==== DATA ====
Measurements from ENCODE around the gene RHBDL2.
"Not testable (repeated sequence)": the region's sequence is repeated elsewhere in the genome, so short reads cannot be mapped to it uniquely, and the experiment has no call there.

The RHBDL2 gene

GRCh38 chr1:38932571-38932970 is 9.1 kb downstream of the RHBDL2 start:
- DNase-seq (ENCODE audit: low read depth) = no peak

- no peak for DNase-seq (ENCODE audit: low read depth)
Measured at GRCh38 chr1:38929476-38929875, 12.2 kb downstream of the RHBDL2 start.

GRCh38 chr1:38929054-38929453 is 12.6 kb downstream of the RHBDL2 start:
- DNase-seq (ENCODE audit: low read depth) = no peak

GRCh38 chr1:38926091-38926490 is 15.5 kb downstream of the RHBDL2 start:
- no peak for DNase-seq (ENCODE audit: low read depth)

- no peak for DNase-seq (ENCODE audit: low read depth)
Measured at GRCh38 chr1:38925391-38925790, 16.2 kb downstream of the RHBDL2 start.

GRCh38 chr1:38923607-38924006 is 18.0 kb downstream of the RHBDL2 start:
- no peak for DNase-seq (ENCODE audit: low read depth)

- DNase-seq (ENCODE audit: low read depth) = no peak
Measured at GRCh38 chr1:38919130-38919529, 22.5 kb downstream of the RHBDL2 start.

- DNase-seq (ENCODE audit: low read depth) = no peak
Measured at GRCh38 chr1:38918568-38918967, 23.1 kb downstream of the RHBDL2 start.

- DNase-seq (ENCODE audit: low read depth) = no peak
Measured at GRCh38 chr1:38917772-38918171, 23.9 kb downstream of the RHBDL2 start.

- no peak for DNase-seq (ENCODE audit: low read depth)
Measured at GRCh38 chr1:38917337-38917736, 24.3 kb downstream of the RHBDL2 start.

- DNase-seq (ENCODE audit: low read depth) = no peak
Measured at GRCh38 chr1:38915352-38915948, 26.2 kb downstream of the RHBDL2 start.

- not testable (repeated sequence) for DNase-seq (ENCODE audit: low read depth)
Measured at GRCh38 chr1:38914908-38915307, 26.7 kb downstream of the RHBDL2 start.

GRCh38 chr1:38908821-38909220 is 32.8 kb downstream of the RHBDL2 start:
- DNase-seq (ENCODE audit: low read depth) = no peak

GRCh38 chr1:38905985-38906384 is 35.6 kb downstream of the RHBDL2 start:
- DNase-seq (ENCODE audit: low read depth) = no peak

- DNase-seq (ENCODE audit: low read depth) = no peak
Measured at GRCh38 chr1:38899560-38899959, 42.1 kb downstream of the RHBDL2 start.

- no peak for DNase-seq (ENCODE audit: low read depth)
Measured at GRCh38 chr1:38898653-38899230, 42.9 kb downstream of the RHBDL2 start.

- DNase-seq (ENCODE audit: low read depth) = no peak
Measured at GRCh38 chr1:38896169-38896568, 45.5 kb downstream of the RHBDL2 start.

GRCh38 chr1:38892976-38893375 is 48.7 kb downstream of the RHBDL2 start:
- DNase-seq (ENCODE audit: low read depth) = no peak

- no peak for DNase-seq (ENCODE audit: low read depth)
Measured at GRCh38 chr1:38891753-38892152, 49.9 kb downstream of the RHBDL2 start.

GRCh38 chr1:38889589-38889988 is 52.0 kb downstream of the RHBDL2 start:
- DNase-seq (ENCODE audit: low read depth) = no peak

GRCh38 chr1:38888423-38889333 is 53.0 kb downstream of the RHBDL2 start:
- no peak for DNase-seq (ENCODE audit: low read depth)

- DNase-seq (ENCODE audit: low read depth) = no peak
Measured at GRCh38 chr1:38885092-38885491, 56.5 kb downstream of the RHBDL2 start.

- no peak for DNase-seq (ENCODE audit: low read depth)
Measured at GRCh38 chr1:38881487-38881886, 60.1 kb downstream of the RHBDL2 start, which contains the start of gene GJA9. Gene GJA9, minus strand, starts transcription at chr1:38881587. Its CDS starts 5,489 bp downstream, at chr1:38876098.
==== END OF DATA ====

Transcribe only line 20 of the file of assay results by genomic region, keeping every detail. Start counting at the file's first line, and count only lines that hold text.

- DNase-seq (ENCODE audit: low read depth) = no peak